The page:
In A Piece Of Monologue, written in English in 1979, a speaker tells a fragment of a story about birth and death, in which the narrative details almost match those visible to us as the theatre set. The play dramatises a successive loss of company: firstly in an account of the destruction of photographs and secondly in the memories of a funeral in the rain.
‘Birth was the death of him.’
–A Piece of Monologue
Running time: 20 minutes
The Beckett on Film project includes all 19 plays of Samuel Beckett, considered the most significant Irish playwright of the 20th century. Many of these outstanding filmed productions have received critical acclaim at prestigious international film festivals around the world including New York, Toronto and Venice.
Originally an actor, Robin Lefevre started directing with John Byrne’s first play, Writer’s Cramp. Subsequently he joined the Hampstead Theatre where he directed Bodies by James Saunders and Brian Friel’s Translations, among other plays. Later he directed Friel’s Aristocrats, for which he won a New York Drama Desk nomination for Best Director. Robin has worked extensively at several major British theatres including the Bush Theatre and also in the West End, where in 1985 he directed a production of Alan Bleasdale’s Are You Lonesome Tonight?, which won the Evening Standard Best Musical award. Most recently he directed the revival of the Gate’s production of Krapp’s Last Tape starring John Hurt at the New Ambassador Theatre. His television work includes Alan Bleasdale’s major series Jake’s Progress, starring Robert Lindsay and Julie Walters, and a short film for Channel 4, Self Catering.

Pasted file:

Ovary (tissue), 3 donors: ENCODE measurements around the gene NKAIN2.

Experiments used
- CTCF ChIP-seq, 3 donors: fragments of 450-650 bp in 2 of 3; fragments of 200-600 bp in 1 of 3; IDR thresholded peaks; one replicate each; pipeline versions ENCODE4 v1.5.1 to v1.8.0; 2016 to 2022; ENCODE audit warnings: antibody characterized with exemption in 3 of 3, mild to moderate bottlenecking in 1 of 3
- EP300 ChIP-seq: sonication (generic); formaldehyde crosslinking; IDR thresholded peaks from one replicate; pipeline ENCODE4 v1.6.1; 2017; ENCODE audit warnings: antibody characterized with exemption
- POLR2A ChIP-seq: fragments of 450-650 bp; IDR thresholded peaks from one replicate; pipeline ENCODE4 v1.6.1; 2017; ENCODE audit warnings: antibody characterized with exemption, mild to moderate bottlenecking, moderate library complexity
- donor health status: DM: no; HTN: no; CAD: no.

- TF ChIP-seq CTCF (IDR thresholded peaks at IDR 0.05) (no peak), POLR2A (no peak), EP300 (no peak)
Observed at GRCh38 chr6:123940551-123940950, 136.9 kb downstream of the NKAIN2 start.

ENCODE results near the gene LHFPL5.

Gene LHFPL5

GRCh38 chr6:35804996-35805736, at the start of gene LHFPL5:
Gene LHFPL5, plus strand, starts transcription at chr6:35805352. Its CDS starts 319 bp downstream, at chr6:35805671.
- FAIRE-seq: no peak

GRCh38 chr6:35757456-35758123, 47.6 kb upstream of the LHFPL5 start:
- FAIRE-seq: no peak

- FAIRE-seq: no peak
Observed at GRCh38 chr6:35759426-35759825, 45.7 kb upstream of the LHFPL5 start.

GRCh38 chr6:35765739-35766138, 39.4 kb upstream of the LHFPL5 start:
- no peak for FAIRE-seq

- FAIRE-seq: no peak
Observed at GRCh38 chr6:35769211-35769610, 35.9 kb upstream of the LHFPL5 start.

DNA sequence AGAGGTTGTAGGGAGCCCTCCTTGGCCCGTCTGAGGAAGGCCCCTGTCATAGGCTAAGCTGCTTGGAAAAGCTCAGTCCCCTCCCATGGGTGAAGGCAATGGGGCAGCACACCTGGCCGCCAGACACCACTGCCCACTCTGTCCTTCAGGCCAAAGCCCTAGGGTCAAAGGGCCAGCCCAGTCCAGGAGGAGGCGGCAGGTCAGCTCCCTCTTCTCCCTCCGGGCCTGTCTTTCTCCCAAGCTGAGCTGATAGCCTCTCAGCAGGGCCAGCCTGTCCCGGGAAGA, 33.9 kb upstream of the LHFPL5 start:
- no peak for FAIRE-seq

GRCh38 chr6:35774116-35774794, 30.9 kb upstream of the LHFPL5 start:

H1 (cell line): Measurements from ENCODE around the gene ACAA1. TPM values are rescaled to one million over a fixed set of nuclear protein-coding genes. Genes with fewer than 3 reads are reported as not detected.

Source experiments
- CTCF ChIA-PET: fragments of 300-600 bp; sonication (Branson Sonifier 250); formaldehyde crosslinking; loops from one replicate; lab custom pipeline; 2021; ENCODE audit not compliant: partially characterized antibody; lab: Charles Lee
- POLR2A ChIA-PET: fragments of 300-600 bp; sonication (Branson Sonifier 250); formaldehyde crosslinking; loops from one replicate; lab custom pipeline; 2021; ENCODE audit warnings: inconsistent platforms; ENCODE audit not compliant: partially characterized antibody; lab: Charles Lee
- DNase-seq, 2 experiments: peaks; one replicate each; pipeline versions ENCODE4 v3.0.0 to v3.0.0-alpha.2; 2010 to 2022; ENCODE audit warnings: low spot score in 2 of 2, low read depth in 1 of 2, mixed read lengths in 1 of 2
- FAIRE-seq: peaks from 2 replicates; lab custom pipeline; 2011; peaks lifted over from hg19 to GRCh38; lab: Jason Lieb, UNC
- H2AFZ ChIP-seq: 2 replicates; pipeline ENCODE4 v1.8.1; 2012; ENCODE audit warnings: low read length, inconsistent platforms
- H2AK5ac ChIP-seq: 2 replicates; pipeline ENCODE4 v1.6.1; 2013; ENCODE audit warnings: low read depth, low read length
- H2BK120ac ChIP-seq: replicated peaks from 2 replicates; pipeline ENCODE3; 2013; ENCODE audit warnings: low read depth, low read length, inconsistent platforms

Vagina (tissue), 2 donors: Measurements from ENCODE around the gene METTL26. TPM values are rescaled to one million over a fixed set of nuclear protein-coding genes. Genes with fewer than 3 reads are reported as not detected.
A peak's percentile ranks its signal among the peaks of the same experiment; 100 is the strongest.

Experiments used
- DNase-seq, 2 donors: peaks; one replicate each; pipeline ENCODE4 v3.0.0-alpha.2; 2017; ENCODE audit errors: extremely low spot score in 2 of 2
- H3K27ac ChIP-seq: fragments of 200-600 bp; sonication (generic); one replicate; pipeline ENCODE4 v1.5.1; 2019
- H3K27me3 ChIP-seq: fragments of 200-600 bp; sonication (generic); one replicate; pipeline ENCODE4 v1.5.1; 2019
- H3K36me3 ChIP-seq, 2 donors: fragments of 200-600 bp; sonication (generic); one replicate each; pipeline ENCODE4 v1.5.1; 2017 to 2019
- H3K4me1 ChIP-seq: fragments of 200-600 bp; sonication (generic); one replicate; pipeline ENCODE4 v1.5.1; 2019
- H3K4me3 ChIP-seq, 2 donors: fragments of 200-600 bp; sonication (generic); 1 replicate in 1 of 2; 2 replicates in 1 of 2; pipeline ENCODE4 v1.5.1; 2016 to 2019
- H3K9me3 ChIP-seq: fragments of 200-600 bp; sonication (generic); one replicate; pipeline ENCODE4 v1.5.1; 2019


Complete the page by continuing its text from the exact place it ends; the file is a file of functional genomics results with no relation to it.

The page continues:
‘Beckett burns images on your brain in the time it takes to make a sandwich.’
Stephen Brennan began his acting career in 1971 at the Gate Theatre, Dublin, in The Barretts of Wimpole Street. Since then he has appeared in more than 50 leading and supporting roles in productions including Brian Friel’s Living Quarters, Tom Murphy’s Morning After Optimism, Brian Moore’s Emperor of Ice-cream and Tom Kilroy’s Talbot Box, which transferred to the Royal Court, among numerous others. He has also worked in television and film.